Not long ago a headline in an Irish daily newspaper proclaiming deadbeat dads under fire caught my attention. I was worried. Was it about dads who don’t pull their weight, or perhaps, dads who don’t play enough with their children? Or dads who drink too much and beat up on their partners?Or simply dads who haven’t grown up?Or all of the above?

Even the British Prime Minister, David Cameron is on the record giving deadbeat dads a serve for their sloth and casual parenting. Cameron went on to reprise the virtues of his late father’s longstanding work ethic.

With these questions swirling around in my mind, I read on with some mounting trepidation. After all, no-one likes to cop criticism and I’m no exception.

Being a fiftysomething, I haven’t got as much in the tank as I once had. I’m carrying a few kilos and at least I don’t have a mullet but that might be due to the fact that my hair has stopped growing. I’ve also stopped wearing tee shirts depicting 1980s rock bands which can only be good. And maybe I should lay off listening to Coldplay for a while and give Bruce Springsteen a rest. Perhaps I should make that long overdue appointment with my GP.

Like a lot of blokes, I guess I could do more around the house. And, my darling daughter, a Simpsons fan, has on occasion seen fit to unkindly dub me Homer. She reckons she’s found some similarities. But her judgements, like a lot of young kids, can at times be rash and ill-advised.

Anyhow, my fears were unfounded. Turns out the article in the Irish Independent was about an epidemic of Irish dads who are fathering multiple kids (no figures are available) and then, apparently, abandoning them to the mercy of that country’s already overburdened social welfare system. Welfare payments in Ireland are reported to have doubled over the past five years. This spotlight on so called deadbeat dads has arisen because of the recession in the Emerald Isle. While we’ve had a financial crisis of sorts in this country, Ireland has suffered and is continuing to suffer an economic tsunami. Alas there is no mining boom or minerals to be extracted from beneath the peat to save the day.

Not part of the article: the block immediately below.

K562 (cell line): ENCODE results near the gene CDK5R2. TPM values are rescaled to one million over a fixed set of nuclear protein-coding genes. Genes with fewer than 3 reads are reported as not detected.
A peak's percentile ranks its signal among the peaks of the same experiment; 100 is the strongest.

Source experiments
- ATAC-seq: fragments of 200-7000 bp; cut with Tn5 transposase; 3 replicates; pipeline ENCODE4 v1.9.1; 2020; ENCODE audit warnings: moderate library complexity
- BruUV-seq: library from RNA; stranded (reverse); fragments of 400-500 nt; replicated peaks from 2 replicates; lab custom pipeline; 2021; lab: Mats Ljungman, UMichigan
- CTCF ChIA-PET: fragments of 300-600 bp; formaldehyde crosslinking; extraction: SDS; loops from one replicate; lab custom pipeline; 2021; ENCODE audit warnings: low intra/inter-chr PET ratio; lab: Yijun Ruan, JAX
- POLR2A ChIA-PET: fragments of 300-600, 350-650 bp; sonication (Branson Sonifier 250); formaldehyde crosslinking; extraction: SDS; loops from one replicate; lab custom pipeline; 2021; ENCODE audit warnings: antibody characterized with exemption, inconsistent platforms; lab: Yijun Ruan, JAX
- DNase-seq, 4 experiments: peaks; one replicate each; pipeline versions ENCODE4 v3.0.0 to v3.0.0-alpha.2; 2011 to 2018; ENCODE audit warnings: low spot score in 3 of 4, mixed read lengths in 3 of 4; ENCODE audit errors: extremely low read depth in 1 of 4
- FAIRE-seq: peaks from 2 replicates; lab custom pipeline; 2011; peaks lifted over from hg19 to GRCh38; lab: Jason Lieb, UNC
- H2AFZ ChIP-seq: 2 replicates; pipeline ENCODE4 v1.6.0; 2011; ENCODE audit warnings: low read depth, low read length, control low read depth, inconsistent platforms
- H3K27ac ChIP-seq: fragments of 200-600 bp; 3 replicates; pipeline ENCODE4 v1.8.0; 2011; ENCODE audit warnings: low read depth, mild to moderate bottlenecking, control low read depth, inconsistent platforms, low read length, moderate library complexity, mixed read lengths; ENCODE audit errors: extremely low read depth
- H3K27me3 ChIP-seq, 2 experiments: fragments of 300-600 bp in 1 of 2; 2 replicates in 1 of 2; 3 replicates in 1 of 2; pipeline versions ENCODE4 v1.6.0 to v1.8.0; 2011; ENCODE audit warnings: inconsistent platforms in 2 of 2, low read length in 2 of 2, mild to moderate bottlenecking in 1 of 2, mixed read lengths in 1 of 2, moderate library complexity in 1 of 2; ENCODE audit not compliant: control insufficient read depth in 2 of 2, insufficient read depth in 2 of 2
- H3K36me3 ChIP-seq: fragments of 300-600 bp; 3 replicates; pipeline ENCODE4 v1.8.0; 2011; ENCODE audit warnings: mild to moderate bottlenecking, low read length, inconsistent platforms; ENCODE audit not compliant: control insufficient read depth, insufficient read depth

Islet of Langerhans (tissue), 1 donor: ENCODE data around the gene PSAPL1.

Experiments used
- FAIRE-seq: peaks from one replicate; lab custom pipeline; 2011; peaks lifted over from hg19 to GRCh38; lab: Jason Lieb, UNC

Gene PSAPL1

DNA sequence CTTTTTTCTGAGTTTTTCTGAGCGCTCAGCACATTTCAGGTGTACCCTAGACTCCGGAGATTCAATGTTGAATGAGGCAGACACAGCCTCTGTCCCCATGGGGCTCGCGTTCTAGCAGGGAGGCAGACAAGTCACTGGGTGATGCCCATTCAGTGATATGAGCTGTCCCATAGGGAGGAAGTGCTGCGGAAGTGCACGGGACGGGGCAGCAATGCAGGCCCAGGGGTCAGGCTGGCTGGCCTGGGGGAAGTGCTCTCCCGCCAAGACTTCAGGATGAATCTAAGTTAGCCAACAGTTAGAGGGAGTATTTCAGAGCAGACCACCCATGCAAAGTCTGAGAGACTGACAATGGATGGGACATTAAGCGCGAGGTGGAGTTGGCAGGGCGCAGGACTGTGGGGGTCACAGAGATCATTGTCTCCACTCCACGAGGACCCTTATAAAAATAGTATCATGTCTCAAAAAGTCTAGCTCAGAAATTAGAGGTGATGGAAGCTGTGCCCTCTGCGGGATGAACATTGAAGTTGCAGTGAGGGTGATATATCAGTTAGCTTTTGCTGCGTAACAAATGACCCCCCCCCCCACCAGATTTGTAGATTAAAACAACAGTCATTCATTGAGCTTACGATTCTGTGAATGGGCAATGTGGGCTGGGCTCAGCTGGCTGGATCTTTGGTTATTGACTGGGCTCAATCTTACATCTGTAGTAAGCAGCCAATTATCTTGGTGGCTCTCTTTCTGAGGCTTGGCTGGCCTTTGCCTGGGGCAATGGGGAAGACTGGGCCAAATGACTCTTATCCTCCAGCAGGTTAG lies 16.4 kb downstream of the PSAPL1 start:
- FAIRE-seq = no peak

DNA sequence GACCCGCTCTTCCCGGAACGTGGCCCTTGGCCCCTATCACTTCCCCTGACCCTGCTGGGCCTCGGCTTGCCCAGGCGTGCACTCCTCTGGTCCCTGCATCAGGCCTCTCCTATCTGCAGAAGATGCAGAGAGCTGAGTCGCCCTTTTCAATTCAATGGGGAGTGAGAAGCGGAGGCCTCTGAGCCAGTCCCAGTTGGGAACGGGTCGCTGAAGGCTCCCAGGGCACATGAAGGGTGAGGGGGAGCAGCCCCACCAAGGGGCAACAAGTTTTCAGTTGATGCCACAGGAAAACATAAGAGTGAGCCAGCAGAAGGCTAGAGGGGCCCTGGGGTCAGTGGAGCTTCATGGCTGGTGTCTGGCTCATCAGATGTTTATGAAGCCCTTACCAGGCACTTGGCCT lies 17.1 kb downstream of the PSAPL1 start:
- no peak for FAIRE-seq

Make no mistake things are crook. My brother’s modest two bedroom apartment in Dublin is now worth less than half what he paid for it seven years ago.Every time he watches yet another panel of experts discussing country’s economic woes, his blood pressure goes up a few notches. And to add insult to injury, interest rates are on the rise again.
Naturally the blame game has started and culprits are being sought. Top of the list are the banks for their reckless lending practices. Since late 2008 the government has chosen to bail out the country’s four leading banks to the tune of an astonishing €55billion – the bill to be paid by the taxpayer. The now former chair of the Anglo Irish bank, a Sean Fitzpatrick, borrowed €155 million in secret loans. He was subsequently forced to resign, declared bankrupt and he may yet face charges of financial impropriety but in the meantime he continues to get by on his annual €4 million pension.

As with recent rhetoric in this country to get tough on welfare reform, so too is the Irish government planning to sink the boot into those on the bottom rung of the social ladder. One politician has cut to the chase, calling for children’s allowance payments to be capped at two offspring. She isn’t saying how subsequent children should be fed, clothed or educated.

Blaming welfare recipients for Ireland or any other country’s economic woes is a furphy. Whichever way you look at it,15% unemployment – the harsh reality of a recession – translates into simply not enough work for everyone.

Here in Australia the term dole bludger, although somewhat benign, is enshrined in our national vocabulary. As yet, I haven’t yet come across the term deadbeat dad.Somehow I can’t see it getting legs here – or could it?